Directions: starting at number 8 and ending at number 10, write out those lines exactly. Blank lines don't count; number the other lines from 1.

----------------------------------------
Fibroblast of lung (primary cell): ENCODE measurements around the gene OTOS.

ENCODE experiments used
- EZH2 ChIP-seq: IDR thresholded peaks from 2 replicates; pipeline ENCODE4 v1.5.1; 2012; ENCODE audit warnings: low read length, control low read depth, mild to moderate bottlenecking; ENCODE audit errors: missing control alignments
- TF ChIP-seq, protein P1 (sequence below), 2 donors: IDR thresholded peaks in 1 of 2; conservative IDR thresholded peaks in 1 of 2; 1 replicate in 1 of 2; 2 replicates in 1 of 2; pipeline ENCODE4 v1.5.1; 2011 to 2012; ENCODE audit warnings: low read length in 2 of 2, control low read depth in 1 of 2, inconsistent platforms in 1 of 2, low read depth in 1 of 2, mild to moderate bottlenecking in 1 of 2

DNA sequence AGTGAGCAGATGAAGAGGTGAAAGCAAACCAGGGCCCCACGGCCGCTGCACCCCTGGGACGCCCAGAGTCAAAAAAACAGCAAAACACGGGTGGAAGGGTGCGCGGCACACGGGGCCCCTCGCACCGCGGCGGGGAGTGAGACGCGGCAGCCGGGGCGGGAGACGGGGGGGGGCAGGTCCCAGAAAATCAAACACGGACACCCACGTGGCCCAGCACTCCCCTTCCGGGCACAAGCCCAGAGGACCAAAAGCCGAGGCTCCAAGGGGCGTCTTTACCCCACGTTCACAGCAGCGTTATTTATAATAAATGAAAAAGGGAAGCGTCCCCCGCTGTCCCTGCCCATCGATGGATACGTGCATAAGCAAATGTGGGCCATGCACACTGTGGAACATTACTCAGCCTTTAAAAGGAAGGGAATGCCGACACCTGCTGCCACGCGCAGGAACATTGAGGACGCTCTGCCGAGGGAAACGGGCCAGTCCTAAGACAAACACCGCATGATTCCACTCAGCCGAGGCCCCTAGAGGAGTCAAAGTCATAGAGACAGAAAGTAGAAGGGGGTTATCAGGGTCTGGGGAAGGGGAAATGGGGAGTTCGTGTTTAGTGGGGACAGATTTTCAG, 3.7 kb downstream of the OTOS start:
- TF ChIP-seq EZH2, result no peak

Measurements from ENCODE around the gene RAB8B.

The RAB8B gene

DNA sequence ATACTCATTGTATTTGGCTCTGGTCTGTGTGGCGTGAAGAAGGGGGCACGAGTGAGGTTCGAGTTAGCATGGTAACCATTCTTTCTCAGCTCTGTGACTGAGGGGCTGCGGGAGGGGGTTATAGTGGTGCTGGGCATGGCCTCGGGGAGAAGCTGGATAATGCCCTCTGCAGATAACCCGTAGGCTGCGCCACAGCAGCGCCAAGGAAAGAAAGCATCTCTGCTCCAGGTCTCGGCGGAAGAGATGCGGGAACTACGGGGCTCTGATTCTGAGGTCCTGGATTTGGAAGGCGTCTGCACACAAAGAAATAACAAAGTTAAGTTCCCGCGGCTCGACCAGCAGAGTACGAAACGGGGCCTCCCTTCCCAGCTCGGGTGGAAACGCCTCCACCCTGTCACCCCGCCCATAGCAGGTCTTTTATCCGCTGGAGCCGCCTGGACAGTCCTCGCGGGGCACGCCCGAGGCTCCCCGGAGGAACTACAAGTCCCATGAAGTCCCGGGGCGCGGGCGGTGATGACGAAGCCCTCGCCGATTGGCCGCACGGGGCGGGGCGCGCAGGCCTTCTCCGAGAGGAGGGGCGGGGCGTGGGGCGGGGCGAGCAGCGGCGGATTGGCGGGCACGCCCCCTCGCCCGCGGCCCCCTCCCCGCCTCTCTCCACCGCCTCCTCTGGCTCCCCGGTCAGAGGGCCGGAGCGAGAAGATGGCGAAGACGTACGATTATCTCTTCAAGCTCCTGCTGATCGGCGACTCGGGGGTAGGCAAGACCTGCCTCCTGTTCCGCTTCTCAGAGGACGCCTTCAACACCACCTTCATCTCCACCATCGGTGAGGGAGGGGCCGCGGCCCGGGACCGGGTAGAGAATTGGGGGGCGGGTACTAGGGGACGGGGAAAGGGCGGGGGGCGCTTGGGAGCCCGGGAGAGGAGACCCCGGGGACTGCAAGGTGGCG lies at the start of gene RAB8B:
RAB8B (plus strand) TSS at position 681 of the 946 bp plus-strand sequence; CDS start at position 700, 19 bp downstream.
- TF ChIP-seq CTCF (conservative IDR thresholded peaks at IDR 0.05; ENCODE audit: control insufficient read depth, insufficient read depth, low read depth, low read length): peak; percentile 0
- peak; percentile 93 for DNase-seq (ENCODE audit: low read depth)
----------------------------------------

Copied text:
The RAB8B gene

DNA sequence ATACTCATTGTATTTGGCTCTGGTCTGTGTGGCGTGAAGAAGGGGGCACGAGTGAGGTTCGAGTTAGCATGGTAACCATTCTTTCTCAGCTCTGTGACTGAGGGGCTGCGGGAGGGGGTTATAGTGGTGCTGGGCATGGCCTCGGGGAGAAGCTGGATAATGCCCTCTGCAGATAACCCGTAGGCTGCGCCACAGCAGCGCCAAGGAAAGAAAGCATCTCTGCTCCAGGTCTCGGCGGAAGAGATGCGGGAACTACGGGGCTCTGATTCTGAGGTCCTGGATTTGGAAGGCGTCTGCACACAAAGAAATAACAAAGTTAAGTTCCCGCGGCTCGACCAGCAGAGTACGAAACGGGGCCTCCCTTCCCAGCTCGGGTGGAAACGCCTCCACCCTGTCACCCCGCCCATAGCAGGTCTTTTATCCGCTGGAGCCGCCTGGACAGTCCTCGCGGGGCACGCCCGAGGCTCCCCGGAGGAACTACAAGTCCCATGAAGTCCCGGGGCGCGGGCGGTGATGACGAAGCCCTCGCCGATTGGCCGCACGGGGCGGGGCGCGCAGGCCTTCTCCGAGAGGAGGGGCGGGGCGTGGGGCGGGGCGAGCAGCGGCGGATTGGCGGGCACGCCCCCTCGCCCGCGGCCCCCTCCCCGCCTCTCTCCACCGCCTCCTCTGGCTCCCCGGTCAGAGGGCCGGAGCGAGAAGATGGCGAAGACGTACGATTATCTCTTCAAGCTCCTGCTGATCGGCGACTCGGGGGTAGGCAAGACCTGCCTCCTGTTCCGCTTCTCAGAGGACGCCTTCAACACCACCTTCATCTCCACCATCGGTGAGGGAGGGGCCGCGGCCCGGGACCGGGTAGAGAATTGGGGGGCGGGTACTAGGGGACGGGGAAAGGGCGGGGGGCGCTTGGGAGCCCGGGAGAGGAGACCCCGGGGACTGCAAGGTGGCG lies at the start of gene RAB8B:
RAB8B (plus strand) TSS at position 681 of the 946 bp plus-strand sequence; CDS start at position 700, 19 bp downstream.